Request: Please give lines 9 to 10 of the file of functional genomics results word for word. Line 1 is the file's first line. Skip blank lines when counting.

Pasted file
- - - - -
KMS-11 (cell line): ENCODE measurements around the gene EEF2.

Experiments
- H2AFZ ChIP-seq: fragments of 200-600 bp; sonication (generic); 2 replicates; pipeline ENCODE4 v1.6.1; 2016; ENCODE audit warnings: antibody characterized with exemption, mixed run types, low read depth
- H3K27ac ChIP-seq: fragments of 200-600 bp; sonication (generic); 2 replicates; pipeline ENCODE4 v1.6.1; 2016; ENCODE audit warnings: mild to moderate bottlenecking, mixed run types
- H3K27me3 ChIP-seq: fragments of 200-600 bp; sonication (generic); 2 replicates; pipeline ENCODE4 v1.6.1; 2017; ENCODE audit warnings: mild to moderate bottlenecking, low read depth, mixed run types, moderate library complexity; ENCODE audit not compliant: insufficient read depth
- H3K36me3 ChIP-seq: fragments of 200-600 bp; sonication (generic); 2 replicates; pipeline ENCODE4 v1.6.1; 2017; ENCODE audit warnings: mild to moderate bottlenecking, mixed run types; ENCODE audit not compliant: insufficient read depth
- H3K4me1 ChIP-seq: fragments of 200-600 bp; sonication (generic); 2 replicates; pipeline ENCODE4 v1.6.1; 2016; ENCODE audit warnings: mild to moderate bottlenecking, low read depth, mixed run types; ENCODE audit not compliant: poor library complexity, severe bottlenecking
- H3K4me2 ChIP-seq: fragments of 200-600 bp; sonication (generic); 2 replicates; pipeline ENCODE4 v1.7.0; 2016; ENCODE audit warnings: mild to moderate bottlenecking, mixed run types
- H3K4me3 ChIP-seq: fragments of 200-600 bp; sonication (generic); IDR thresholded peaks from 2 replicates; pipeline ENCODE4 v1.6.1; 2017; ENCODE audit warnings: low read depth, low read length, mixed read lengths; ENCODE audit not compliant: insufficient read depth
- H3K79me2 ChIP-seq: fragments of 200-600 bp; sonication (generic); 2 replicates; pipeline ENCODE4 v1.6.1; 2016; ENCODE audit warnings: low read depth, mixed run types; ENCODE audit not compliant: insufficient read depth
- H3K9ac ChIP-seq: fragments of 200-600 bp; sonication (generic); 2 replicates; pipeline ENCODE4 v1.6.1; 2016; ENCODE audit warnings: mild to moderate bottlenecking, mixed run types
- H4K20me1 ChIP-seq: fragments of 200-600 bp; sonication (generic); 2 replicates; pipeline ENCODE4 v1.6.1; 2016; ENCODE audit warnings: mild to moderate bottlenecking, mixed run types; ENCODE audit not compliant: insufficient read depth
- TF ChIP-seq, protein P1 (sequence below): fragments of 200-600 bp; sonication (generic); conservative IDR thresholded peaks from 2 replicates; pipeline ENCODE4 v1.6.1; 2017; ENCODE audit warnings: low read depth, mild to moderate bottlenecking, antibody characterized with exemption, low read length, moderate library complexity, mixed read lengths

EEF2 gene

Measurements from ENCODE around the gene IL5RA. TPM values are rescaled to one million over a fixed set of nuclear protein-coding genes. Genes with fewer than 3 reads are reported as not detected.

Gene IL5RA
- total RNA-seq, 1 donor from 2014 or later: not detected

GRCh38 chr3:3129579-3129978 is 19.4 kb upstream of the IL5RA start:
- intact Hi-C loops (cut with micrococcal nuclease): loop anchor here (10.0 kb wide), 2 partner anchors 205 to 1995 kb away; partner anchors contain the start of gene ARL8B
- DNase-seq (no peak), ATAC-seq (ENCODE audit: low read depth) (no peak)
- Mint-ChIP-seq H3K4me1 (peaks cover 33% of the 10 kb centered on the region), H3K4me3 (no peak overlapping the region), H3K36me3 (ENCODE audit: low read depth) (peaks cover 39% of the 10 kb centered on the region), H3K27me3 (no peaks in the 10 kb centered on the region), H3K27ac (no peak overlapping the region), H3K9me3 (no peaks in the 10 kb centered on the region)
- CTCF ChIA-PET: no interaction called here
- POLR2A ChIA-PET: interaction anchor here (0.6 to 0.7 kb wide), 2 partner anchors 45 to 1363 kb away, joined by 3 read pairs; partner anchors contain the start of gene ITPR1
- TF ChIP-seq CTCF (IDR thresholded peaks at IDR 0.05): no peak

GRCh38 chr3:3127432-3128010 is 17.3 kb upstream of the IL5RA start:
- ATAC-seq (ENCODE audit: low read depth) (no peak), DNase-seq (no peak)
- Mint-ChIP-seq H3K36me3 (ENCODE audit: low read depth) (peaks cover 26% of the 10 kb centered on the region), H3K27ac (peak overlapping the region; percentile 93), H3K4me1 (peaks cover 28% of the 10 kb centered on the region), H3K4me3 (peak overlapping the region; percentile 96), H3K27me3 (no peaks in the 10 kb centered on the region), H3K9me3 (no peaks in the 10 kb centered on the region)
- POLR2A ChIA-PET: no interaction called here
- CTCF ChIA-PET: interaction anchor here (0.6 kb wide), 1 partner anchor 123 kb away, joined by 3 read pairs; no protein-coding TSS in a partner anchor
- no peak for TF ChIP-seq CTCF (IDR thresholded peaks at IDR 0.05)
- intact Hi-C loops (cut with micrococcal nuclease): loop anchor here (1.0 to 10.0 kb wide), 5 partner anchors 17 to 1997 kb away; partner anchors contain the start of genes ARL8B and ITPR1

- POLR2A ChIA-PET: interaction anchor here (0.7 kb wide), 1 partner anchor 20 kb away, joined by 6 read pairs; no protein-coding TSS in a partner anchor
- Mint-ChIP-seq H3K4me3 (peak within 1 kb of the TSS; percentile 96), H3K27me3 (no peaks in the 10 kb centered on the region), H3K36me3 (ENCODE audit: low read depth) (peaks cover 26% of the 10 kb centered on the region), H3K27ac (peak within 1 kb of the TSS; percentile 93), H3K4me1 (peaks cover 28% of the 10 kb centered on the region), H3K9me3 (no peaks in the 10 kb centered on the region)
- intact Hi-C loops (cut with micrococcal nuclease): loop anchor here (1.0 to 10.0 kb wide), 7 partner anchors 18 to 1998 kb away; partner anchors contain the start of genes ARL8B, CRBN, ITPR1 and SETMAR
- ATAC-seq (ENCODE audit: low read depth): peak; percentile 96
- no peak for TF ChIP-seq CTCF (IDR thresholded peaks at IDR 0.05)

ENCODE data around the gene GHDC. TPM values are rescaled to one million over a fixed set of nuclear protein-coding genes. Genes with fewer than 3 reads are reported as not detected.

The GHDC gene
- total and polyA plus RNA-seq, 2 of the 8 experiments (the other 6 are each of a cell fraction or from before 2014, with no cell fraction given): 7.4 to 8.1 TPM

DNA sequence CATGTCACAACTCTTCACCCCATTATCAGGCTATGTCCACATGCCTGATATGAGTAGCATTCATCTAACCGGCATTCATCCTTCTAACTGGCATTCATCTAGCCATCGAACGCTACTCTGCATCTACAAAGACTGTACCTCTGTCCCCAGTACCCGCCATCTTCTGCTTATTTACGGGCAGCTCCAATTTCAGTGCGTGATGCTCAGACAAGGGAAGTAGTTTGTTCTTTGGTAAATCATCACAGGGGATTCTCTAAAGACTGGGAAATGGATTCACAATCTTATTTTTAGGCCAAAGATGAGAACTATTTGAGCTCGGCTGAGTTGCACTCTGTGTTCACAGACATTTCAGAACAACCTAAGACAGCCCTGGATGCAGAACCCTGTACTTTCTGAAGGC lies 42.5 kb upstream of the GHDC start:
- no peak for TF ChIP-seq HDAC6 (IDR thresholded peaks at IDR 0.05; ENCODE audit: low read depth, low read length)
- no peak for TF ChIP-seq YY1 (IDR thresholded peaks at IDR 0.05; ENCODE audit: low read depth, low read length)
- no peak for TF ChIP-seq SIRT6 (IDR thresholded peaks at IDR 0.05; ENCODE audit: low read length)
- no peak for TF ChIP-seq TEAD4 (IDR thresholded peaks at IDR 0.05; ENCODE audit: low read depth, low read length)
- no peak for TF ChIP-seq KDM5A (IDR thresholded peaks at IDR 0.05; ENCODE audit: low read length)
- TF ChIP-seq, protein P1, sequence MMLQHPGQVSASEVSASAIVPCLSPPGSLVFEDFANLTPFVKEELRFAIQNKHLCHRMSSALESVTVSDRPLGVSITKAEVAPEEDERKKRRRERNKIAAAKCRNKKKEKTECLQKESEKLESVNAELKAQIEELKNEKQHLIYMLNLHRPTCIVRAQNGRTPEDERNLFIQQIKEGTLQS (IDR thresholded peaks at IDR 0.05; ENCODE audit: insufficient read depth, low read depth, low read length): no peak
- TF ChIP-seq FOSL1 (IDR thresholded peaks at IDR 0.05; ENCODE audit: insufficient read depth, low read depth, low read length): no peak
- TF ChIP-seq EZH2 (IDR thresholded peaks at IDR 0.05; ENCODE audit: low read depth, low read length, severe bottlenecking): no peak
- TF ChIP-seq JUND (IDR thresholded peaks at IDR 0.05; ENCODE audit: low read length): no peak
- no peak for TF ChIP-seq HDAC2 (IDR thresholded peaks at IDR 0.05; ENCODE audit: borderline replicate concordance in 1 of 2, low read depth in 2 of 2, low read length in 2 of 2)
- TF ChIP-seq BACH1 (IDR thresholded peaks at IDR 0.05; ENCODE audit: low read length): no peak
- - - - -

- H3K4me3 ChIP-seq: fragments of 200-600 bp; sonication (generic); IDR thresholded peaks from 2 replicates; pipeline ENCODE4 v1.6.1; 2017; ENCODE audit warnings: low read depth, low read length, mixed read lengths; ENCODE audit not compliant: insufficient read depth
- H3K79me2 ChIP-seq: fragments of 200-600 bp; sonication (generic); 2 replicates; pipeline ENCODE4 v1.6.1; 2016; ENCODE audit warnings: low read depth, mixed run types; ENCODE audit not compliant: insufficient read depth